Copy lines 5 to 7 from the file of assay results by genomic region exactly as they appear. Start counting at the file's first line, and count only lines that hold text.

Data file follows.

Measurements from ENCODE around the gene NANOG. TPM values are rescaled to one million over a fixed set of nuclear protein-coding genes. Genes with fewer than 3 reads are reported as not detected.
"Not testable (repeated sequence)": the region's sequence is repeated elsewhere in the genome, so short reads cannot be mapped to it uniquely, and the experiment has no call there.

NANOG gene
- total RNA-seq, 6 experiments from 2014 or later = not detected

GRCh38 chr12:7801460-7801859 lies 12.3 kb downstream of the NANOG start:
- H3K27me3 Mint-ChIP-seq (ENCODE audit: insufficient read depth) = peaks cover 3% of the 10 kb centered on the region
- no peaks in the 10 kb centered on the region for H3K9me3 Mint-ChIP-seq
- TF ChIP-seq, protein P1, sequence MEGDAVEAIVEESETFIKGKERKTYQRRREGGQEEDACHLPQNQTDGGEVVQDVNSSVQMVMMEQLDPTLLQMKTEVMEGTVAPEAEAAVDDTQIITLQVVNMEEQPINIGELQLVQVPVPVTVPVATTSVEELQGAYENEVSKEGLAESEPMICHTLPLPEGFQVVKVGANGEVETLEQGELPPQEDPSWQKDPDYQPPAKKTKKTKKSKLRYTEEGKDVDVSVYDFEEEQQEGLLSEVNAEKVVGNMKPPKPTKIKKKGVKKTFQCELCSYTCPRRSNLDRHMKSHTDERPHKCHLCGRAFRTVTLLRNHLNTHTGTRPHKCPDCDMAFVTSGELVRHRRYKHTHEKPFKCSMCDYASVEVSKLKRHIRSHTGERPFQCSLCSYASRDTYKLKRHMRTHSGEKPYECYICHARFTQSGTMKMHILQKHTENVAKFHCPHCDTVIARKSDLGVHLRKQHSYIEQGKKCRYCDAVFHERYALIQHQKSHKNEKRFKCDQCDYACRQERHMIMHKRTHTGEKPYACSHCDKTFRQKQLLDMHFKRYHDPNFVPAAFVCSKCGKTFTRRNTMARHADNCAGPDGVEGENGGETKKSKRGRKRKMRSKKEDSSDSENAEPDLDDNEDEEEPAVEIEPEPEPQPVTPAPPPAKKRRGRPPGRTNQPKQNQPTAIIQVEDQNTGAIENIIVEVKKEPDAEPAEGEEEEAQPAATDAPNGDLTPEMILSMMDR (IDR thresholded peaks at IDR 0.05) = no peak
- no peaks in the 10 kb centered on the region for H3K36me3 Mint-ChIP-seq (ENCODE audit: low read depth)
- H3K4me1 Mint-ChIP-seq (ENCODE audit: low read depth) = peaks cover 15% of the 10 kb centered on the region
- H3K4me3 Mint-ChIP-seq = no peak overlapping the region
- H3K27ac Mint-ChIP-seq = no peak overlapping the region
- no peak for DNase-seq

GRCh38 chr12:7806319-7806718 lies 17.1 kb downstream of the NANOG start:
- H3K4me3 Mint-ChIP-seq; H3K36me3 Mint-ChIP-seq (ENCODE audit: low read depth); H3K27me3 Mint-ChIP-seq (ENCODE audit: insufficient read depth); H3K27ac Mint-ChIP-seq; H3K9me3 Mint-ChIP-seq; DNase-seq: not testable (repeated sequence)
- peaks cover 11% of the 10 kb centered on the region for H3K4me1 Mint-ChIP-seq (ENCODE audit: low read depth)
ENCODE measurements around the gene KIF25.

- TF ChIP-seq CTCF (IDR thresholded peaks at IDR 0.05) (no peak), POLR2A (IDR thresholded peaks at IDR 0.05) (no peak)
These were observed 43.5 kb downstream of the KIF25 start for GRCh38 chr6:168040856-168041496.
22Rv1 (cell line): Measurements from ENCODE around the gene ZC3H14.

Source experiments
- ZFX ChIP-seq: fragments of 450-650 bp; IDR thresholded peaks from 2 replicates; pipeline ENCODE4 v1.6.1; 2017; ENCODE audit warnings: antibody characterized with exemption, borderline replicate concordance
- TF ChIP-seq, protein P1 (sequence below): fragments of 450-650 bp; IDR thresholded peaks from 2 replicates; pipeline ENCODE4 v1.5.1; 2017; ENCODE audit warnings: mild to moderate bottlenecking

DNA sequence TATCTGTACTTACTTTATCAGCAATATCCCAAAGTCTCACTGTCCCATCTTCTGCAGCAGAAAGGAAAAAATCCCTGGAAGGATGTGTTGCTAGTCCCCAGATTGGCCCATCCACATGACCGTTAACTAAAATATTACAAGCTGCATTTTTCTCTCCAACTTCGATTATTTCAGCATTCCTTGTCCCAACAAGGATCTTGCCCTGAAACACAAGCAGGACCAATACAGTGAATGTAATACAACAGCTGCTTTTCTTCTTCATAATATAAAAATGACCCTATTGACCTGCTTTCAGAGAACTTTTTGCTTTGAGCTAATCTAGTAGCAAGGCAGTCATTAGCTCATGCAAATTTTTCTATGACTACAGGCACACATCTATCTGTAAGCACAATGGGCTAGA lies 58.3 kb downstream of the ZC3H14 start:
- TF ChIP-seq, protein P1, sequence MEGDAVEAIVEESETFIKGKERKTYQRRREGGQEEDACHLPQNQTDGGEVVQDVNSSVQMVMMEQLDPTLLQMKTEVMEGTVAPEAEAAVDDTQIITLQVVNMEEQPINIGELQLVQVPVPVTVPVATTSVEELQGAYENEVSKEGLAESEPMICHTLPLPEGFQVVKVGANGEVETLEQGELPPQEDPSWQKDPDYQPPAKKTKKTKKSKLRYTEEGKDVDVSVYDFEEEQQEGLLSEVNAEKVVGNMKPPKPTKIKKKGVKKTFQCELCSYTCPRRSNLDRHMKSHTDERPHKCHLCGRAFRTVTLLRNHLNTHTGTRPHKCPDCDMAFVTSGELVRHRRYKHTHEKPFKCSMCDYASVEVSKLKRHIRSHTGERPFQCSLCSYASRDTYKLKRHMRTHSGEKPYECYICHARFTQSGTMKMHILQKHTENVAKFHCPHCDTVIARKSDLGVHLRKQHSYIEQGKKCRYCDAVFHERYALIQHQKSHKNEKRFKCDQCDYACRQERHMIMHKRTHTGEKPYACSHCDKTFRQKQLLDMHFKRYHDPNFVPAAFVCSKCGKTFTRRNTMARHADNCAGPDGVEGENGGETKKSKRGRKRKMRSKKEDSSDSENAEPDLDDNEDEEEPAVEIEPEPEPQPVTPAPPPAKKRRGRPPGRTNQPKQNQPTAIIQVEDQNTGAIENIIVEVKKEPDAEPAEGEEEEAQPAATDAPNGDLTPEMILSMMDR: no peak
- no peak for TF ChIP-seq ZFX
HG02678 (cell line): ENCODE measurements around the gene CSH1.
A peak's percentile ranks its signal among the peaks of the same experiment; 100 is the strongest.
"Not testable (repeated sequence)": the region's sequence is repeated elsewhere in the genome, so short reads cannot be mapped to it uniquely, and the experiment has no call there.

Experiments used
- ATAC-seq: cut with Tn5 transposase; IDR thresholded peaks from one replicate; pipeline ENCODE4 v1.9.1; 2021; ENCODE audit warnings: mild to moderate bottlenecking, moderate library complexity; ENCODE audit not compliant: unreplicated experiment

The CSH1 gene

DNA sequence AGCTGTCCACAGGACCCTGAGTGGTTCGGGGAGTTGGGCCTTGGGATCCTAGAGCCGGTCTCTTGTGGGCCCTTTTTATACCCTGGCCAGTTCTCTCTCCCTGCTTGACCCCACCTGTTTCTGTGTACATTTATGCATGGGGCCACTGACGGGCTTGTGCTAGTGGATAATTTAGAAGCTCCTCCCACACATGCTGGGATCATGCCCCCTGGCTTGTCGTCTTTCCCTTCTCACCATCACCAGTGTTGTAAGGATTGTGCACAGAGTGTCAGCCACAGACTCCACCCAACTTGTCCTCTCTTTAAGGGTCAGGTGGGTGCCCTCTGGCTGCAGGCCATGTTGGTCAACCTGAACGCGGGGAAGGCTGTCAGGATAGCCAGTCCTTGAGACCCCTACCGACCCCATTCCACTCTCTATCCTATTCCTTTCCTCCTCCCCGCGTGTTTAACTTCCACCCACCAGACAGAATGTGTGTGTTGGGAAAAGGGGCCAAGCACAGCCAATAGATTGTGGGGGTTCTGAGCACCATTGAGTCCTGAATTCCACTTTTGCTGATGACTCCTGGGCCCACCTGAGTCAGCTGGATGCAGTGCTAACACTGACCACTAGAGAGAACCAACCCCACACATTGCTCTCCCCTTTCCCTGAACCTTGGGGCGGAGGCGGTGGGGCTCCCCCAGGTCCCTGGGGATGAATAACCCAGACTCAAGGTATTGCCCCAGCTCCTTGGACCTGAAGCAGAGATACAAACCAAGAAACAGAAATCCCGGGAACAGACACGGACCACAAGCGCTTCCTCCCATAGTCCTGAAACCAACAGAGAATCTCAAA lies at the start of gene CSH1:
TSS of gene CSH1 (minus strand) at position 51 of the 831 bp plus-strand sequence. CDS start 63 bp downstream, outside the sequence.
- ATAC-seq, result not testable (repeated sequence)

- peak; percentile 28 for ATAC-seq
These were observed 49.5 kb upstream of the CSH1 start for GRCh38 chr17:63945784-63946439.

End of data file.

GRCh38 chr12:7801460-7801859 lies 12.3 kb downstream of the NANOG start:
- H3K27me3 Mint-ChIP-seq (ENCODE audit: insufficient read depth) = peaks cover 3% of the 10 kb centered on the region
- no peaks in the 10 kb centered on the region for H3K9me3 Mint-ChIP-seq